Fall in Texas is more beautiful than you realize. Despite the southern climate, there are still some gorgeous places to catch fall colors in the Lonestar State. The varied landscape allows golden hues to sneak amongst the leaves every October and November, if you just know where to look. Don’t stray further south or east than the Hill Country, and stick to the spots below for your best shot at Texas fall foliage.
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Enchanted Rock State Natural Area - Fredricksburg
Enchanted Rock is worth a visit at any time of year, but the magical views from the top of the rock truly come alive mid- to late October. There are a variety of hiking trails scattered throughout the park, but the summit trail up Enchanted’s granite slope is the best way to catch a panoramic shot of the area’s fall foliage. Make the trip extra special trip by staying for sunset, and snap some pics as the horizon’s crimson strokes meet the maple-hued leaves down below.
Best Time to Go: Mid-October – Late October
Lake Bob Sandlin State Park - Pittsburg
East Texas’s Piney Woods are home to diverse foliage that makes it one of the best places to see fall colors in the state. You can catch the best view of the region’s hues in Lake Bob Sandlin State Park. As the sweetgum, hickory, and red maple trees turn, the vibrant hues are beautifully reflected off the lake’s tranquil waters. The lake is also an idyllic fishing locale for bass and catfish.
Best Time to Go: Mid-October – Mid-NovemberGarner State Park - Uvalde County
Limestone bluffs and pristine waters make Garner State Park one of the most beautiful places in Texas. Don’t miss the chance to immerse yourself in its splendor as the cypress, oak, mesquite, and persimmon trees adopt the shades of the season. Explore 11 miles of hiking trails, take a photo atop the scenic overlook, or pitch a tent at one of the park’s campsites or cabins to turn your treasure hunt into an idyllic getaway.
Best Time to Go: Late October
Dinosaur Valley State Park - Fort Worth
Nearly anywhere in North Texas offers spectacular fall colors, yet Dinosaur Valley State Park has true beauty in store for those who are adventurous enough to seek it out. The park’s hiking
trails meander through a breathtaking sea of marigold, crimson, and honey. Once you reach the Paluxy River, keep your eyes peeled for the massive dinosaur tracks from millenniums past. Mountain biking, fishing, and camping are also popular ways to explore the area.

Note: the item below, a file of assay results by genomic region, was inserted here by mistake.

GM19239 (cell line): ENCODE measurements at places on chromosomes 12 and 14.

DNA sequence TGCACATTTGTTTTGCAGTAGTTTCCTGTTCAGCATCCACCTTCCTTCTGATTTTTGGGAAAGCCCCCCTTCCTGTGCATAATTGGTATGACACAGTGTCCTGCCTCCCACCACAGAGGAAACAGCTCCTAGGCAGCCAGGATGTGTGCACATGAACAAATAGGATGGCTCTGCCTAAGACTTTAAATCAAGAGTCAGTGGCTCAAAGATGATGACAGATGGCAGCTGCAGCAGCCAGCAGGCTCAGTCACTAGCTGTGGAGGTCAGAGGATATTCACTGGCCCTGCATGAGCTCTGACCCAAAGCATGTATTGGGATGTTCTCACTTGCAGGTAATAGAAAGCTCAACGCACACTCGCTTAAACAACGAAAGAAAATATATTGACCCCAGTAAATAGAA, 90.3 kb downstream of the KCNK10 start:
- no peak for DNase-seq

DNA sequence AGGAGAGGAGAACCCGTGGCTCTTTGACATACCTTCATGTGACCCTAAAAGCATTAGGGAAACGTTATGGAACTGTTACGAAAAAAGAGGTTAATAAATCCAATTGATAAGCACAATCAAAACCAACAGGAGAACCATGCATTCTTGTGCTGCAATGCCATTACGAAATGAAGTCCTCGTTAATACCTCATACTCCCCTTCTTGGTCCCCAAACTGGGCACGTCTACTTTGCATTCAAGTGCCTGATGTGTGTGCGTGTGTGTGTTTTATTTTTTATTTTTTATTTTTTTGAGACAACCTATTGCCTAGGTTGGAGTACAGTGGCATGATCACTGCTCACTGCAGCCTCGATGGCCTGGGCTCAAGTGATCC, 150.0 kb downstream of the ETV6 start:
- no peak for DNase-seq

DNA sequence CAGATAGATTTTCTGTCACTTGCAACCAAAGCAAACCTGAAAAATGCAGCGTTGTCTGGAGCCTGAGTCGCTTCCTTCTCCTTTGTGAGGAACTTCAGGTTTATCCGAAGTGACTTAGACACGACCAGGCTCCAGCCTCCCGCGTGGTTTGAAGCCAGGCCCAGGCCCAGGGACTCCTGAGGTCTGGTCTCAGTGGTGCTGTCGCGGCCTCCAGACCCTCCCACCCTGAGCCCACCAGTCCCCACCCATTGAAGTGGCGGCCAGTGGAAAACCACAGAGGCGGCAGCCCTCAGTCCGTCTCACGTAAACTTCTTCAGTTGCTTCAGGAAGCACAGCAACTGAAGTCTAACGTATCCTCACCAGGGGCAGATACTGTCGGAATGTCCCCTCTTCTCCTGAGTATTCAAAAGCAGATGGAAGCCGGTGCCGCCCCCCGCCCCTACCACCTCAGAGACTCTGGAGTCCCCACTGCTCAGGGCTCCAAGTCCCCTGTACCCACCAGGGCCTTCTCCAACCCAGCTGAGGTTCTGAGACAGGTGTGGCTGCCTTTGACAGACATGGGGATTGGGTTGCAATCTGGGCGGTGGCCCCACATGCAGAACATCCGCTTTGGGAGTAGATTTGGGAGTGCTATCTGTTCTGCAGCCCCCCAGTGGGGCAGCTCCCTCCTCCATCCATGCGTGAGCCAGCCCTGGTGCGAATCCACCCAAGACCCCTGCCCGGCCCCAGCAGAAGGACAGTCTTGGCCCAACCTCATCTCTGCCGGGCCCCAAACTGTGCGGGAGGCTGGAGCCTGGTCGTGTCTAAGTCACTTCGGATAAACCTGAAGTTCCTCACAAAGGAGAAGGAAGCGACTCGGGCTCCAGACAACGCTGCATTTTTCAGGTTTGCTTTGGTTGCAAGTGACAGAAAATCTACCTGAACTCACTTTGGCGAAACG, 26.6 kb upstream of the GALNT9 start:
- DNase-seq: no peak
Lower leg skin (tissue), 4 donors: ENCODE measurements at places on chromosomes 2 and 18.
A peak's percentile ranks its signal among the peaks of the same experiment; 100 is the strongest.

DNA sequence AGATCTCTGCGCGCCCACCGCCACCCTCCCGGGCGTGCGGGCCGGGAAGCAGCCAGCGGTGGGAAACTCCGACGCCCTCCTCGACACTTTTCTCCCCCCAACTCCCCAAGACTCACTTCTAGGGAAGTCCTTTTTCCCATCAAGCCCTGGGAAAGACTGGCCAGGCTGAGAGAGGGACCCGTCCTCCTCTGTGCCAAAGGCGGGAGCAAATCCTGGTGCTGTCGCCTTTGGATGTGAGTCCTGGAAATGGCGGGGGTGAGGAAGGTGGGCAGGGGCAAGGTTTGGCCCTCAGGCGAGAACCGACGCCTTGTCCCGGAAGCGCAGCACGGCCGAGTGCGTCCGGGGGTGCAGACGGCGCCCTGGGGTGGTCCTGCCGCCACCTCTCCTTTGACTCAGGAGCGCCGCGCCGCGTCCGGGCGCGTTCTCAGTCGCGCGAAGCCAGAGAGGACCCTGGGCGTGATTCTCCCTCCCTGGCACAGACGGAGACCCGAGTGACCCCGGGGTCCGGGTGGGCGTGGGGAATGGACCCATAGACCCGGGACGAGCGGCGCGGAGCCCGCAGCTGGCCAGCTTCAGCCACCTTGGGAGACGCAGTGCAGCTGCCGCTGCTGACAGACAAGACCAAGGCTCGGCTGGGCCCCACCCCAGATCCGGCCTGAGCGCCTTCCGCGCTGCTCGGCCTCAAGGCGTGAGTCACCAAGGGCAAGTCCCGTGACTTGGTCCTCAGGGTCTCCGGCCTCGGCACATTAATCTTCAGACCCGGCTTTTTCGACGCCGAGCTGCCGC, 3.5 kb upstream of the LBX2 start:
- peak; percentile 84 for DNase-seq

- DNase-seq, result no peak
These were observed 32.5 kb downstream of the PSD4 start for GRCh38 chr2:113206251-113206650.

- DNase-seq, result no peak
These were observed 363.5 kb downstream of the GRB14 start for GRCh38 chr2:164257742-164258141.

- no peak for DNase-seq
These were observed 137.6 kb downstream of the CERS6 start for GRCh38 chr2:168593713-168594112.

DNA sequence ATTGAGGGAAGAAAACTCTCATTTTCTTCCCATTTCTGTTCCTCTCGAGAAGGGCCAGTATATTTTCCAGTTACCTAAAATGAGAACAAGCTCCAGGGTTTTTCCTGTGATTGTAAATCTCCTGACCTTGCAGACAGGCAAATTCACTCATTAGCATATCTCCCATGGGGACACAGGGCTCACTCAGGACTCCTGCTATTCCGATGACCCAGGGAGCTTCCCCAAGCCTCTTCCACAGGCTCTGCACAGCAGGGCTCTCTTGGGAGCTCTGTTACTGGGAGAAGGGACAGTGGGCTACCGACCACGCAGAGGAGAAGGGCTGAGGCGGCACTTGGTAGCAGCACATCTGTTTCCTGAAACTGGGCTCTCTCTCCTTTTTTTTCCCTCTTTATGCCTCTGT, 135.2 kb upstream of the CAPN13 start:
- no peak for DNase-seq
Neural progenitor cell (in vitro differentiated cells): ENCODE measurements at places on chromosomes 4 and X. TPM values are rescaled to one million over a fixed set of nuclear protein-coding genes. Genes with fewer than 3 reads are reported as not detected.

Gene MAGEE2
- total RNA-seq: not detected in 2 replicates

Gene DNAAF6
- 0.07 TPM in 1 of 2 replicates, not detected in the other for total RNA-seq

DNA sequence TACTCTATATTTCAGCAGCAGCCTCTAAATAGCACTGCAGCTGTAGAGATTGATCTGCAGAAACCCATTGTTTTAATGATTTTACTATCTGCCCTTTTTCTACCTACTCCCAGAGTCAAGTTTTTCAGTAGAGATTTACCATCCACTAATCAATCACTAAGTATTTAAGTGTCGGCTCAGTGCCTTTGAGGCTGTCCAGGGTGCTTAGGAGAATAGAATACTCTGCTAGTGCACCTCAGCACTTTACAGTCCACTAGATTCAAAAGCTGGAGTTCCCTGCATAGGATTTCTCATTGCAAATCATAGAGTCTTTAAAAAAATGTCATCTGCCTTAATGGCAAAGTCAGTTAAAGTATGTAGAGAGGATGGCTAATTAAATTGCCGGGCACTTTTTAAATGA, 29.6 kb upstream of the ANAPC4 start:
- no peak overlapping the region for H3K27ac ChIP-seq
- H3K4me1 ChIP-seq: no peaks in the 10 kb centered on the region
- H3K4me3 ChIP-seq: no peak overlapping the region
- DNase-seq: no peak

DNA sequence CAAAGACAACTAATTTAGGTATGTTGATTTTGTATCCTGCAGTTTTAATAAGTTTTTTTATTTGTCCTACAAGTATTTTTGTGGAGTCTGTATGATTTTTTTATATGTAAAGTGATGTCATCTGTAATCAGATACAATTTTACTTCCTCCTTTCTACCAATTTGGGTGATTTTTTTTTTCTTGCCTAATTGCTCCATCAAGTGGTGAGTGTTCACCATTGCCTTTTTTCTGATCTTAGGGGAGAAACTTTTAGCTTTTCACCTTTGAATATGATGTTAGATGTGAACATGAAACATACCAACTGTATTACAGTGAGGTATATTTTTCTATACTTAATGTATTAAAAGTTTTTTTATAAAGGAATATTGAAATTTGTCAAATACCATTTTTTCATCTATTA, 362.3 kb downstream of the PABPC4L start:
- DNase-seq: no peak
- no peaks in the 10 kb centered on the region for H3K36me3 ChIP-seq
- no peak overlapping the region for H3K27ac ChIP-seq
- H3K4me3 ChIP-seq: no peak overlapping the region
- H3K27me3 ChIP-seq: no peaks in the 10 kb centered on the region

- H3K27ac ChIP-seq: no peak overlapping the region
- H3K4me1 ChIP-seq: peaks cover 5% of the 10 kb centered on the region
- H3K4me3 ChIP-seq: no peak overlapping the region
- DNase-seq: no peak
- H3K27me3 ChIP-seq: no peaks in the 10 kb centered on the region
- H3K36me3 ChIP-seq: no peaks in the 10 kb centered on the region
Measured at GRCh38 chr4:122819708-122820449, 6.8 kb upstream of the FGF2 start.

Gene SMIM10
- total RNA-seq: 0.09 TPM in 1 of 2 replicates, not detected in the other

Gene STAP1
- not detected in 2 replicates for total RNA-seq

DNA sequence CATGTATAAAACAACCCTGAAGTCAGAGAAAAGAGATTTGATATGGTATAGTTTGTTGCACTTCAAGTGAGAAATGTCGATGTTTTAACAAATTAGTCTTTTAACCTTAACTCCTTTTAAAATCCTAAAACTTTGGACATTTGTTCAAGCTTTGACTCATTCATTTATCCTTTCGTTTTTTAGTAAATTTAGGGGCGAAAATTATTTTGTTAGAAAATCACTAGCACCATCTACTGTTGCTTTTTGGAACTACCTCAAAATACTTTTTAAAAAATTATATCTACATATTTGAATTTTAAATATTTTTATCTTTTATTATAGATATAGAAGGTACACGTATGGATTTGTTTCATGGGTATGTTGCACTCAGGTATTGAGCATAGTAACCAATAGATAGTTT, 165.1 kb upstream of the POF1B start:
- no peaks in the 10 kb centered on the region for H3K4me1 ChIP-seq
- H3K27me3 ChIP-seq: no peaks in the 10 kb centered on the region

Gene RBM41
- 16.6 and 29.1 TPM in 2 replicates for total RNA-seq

Best Time to Go: End of October – First Week of November
McKinney Falls State Park
Austin Onion Creek’s tranquil waters meander through towering cypress trees and limestone bluffs at this scenic oasis. Forests marked with rich hues await in this hidden gem just 13 miles south of downtown Austin. Nine miles of hiking trails surround the park’s ancient bald cypress trees, including the revered “Old Baldy,” which is said to be over 500 years old. McKinney Falls is also a popular spot for bass and catfish angling.
Best Time to Go: Late October - Late November
Lost Maples State Natural Area - Vanderpool
On the banks of the scenic Sabinal River amongst rolling hills, this Texas Hill Country getaway is sure to inspire awe. Limestone bluffs, canyons, grasslands, and woodlands can be explored throughout the year, but the park’s Uvalde bigtooth maples make it a necessary destination for fall colors. To see the most maple trees (and most fall colors) as possible, explore the East Trail! The park publishes detailed fall foliage reports every year, so be sure to check the peak weeks and visit on a workday, if you can, to avoid the crowds.
Best Time to Go: Middle of November
Fort Worth Botanic Gardens
Fort Worth may be a big city, but it’s also home to the Fort Worth Botanic Gardens, where to magnificent foliage is put on full display in the annual Japanese Fall Festival. Visit this year Saturday, Nov. 13, and Sunday, Nov. 14. This family friendly event features traditional Japanese dance, taiko drummers, martial arts, sword demonstrations, raku pottery, food trucks, and more in the garden. Learn more here.
Best Time to Go: Middle of November
Tyler State Park - Tyler
One hundred foot tall trees envelop a 64-acre springfed lake at this stunning East Texas oasis. As the sweetgums, maples, dogwoods, and oak trees turn to all the shades of the season, many visitors choose to rent a canoe or kayak to paddle to the center of the lake. Explore the Lakeshore Trail if you’d prefer to take the view in by land, then traverse the Whispering Pines Trail to visit a rock waterfall.
Best Time to Go: Late November through Early December
Wherever you choose to catch fall foliage this autumn, we hope you’re awestruck by the beauty of our Great State. What more could you ever need outside of Texas?Posted by Karson Kelso on